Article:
Heat equals crazy: What I learned buying cheese

Cultural conquistador Kate Turner has irrefutable proof that heat equals crazy. She’s seen it with her own peepers, whilst buying cheese.


Our Australian weather is known around the world as being hot. A reason for this stereotype is that…well, it’s bloody hot. Especially in these summer days; Yay to Hungry Jack’s $1 frozen drinks…am I right?

So yes, summer here can get brutal in a number of ways. From the scorching temperatures to the craziness that arrives when coming in contact with others. Heat doesn’t have a face to punch, but fellow victims do. Alongside a recent study which espoused the concept of “heat rage,” I can absolutely confirm that it is true. Heat equals crazy. Add that equation to a setting (a late night grocery shopping trip to downtown Parramatta), and you’ve got yourself some science.

Let me explain.

It was going on 9pm or so on a school night, and I was feeling a cheese toasty vibe coming on. After a quick look through the fridge, devoid of food, I realised I had no ingredients for this toasty. Actually I didn’t have any food apart from a questionable looking peach. Or apricot. I don’t know; time had done its thing.

So with this craving I drove off to the nearest grocery store, which was downtown Parramatta, parking down in the underground car park. Underground car parks in Summer are uncomfortably hot. You avoid them if you can.

But I had no choice…I wanted, no, I needed that cheese toasty. So I went in and got my goods, and in my opinion paid way too much money for so little stuff.

Upon my return to the car, armed with cheese…this is where the crazy saga really begins.

I started my car, and with beads of sweat dripping down my face and back, I reversed out and moved into the line of cars waiting their turn to head towards the boom gate; the only exit.

We were moving forward little by little then this happened. The car closest to the boom gate managed to drive up over the side of the gutters, moving his car across the boom, blocking the way for anyone to get out. Everyone including me in the line of 15-20 cars were like, “Huh?”

He turned off his car and just sat there, staring at all of us waiting to get out of this underground sauna.

For a moment, it was silent apart from running engines.

The guy in the car behind the blocker-jackass got out and walked towards the car with his arms in the air like, “wtf?”

And the guy blocking us all just sat there smiling.

That’s when everyone became scary versions of themselves, and gave themselves to the dark side.

Grace was gone and the heat took over.

Car horns were blasting with no break, people were out of their cars screaming for him to move, and everyone in their shorts, singlets and thongs looked tired and feral, like they were possessed by the summer heat demons.

A group of young twenty-somethings started fist fighting with each other; seriously, how’s that going to help?

Fists were being thrown all over the place, people getting their aggression out to whoever slipped into the range of their limbs. I was feeling like I was in an end of days film.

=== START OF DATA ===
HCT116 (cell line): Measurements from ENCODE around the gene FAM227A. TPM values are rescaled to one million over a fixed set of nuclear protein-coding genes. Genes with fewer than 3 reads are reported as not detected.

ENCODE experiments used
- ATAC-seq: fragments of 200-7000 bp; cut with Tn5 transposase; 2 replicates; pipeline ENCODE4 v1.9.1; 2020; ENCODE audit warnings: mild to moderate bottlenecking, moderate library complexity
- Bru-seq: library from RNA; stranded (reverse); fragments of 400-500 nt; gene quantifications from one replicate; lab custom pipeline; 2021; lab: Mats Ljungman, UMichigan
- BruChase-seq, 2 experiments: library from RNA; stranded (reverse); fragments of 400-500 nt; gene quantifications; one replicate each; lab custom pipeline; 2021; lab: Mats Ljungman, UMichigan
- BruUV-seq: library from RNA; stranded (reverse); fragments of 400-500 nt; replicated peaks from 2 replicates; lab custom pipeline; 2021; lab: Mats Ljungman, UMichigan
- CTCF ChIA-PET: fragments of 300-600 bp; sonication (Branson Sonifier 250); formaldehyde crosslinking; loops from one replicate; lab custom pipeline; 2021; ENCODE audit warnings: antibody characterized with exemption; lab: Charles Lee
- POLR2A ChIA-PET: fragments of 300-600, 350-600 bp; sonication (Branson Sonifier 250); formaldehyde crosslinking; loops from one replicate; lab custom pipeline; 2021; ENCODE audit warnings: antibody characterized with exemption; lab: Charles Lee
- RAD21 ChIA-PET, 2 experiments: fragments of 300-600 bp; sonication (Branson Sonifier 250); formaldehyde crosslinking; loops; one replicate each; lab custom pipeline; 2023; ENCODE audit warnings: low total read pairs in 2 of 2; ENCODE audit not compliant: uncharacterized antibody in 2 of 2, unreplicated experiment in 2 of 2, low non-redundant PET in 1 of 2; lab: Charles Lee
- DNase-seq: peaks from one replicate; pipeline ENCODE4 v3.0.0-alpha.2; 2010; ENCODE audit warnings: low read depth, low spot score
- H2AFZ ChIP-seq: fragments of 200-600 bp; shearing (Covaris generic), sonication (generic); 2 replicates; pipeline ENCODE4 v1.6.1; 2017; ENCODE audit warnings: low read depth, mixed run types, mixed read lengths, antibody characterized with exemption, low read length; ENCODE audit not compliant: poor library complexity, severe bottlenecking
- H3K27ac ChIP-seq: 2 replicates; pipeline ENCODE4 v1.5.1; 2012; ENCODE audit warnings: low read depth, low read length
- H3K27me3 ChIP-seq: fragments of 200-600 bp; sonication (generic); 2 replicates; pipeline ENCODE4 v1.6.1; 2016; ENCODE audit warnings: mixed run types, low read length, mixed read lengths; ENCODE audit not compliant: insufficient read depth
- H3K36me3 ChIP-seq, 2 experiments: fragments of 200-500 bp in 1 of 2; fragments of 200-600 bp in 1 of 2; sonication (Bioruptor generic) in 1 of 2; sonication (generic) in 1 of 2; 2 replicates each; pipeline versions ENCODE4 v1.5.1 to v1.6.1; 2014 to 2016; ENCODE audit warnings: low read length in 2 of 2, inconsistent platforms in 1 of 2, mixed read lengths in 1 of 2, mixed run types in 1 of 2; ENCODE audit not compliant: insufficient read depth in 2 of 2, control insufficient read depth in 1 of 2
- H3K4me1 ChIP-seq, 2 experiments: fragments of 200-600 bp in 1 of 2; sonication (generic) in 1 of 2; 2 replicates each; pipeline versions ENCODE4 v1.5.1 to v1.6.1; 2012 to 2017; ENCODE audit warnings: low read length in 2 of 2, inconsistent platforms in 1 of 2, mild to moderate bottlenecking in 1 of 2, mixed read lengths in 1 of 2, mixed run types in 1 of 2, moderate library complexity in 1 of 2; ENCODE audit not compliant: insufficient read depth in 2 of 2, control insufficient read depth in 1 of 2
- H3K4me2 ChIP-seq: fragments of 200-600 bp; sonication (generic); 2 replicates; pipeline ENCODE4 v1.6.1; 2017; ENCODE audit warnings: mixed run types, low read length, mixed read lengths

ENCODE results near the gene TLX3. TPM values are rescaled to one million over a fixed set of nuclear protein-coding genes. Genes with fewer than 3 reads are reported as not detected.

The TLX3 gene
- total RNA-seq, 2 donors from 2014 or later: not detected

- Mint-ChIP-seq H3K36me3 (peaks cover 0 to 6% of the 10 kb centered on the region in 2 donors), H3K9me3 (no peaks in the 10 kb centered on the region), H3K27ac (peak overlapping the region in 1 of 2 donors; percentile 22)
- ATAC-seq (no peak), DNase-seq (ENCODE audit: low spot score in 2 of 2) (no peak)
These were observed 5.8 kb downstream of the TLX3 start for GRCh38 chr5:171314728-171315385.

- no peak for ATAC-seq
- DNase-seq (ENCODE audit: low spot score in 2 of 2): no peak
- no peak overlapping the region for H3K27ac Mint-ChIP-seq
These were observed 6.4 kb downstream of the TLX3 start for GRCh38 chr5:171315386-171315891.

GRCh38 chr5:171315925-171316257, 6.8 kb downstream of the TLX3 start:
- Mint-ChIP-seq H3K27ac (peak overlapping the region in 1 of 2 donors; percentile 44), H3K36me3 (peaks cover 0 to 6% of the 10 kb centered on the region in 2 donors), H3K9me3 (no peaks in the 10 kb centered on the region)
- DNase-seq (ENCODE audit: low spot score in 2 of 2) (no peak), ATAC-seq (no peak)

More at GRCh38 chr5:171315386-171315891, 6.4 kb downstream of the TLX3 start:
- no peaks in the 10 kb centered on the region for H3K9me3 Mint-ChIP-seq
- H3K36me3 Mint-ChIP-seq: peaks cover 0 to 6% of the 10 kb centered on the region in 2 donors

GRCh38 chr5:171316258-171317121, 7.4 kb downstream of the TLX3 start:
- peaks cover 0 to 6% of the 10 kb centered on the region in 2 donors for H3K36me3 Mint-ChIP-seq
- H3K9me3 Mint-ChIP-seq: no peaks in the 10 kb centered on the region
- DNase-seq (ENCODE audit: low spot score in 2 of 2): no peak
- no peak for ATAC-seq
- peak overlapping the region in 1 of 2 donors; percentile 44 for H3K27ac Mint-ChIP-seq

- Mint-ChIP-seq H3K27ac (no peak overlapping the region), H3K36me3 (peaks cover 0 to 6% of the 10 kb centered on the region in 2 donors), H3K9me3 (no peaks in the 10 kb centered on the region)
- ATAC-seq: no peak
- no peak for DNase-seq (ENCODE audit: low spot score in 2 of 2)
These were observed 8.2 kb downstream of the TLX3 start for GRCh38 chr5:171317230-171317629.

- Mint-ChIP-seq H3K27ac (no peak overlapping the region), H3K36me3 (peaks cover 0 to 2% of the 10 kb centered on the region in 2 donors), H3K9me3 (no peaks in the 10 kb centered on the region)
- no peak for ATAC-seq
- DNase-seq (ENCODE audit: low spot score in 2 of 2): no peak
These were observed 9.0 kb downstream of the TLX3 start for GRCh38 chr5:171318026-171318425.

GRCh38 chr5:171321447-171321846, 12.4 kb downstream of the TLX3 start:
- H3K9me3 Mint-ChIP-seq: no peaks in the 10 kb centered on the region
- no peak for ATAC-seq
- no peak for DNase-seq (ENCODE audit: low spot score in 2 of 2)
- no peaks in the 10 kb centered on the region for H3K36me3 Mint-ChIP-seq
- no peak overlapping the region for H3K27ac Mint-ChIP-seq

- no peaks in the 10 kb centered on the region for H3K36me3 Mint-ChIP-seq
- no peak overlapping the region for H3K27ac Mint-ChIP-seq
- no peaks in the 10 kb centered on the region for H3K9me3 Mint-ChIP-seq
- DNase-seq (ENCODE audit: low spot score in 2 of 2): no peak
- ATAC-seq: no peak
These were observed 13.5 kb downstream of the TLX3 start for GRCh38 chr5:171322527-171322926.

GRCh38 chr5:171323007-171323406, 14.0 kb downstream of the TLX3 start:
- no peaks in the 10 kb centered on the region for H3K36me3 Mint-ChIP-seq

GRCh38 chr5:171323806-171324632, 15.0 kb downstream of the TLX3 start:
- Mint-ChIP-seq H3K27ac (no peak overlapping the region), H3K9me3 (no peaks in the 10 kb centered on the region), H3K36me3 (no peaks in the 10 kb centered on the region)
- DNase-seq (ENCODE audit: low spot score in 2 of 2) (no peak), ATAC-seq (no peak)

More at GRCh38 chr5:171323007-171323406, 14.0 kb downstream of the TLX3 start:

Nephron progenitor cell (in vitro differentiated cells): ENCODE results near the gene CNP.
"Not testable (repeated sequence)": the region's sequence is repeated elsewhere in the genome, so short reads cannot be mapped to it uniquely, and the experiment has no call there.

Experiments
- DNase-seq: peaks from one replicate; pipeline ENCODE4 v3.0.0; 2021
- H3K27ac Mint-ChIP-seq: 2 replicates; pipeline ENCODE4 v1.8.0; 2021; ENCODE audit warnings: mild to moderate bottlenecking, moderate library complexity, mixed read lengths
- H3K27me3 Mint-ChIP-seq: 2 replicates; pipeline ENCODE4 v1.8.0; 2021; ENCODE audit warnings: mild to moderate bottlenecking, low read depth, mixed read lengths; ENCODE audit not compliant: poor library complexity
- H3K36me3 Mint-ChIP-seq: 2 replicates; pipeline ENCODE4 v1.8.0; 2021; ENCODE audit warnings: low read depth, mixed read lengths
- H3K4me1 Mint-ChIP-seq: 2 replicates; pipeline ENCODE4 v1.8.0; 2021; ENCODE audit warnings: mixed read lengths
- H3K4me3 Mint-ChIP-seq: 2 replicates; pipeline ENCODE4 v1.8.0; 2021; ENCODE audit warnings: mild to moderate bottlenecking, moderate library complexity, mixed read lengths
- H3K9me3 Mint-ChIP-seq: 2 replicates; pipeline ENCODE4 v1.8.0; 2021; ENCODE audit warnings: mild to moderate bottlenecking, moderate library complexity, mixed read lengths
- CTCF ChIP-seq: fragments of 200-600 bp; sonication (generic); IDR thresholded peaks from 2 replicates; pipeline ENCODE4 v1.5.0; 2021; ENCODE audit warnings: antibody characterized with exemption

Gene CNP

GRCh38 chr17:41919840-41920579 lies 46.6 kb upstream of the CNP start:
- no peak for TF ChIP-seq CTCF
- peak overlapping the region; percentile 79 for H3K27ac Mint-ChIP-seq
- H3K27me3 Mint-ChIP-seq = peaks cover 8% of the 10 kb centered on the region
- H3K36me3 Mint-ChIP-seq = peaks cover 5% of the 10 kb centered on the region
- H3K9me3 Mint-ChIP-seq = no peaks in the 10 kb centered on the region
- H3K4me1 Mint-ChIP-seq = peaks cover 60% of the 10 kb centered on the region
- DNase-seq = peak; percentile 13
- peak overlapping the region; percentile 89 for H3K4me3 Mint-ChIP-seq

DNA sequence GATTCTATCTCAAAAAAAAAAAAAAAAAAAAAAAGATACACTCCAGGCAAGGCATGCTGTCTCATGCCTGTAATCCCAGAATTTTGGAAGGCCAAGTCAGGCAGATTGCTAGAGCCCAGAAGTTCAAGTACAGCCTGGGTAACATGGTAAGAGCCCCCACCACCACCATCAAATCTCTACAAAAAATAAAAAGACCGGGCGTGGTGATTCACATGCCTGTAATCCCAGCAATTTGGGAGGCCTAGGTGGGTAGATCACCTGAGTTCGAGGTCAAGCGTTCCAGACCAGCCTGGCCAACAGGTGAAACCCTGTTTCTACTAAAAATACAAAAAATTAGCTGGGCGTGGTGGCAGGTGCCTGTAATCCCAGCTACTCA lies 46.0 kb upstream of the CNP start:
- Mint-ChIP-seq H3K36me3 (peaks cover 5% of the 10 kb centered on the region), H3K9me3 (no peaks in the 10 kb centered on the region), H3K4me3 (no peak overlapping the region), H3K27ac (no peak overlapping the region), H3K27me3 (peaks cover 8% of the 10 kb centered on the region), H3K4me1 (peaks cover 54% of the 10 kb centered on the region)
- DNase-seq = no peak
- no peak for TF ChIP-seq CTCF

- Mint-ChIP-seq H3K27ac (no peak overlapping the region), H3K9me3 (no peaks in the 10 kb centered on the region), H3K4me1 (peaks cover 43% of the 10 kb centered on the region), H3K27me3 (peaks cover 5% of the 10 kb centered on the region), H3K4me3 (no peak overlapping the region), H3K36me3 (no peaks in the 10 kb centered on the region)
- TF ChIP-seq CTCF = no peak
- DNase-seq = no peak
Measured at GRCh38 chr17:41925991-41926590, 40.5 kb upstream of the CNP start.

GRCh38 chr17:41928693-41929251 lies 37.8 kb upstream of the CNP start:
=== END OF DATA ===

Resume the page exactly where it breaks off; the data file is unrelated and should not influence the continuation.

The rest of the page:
I quickly wound up my windows and locked the doors in my air-conditionless car. The girl in the car behind me did the same, but I could see her hair flowing in her conditioned car.

I envied and hated her all at once.

But we started this sign language thing through my reverse mirror. With my hands up I motioned, “What on earth is happening?” and with her hands up, “Man, I have no idea!” and we laughed half-arsed laughs, ’cause it was hot, and neither of us had the energy to put in too much effort.

I thought to myself a number of times why didn’t I go to the other grocery store? I never come to this store.

I just want my damn toasty.

The brawling group of twenty-somethings made peace, turning to the blocking car and surrounded it screaming expletives and were just about to start rocking the car when security finally showed up and tried to calm everyone down.

After a while of convincing from the guards, people started getting back in their cars. The security talked to the jerk blocking us all trying to get him to move, while waiting for the police to arrive.

I don’t know what the hell that guy was doing, or if the heat and maybe some questionable substances just made this seem like a really funny thing to do. I did laugh I’ll give him that; though probably more out of hysteria than anything else.

Finally after what felt like a lifetime spent in Psychoville, we were set free. Everyone drove out like they were fleeing for their lives, blasting their horns all the way down the street like hallelujah.

I tell you what, though; driving out of a sauna into the warm dry heat was heaven. I got home, told my housemates what happened, and finally made my cheese toasty.

Was it worth the trip to Crazy Town?

No, it was not.

What I learned from all this is the only way to navigate the heat wave days alive and sane is to keep hydrated! Seriously…dehydration affects the brain and our thought process. You become a more anxious, depressed version of yourself. And in really harsh heat, people are known to start hallucinating and show acts of aggression.

And maybe don’t be hungry at night when you have no food. And definitely don’t try out a different grocery store in a thuggish looking place for the first time on your own. Treat everyone like they’re a psycho who’s just escaped an asylum…meaning tread carefully with people’s feelings.

Or to sum up, don’t leave your house ’til Autumn comes.


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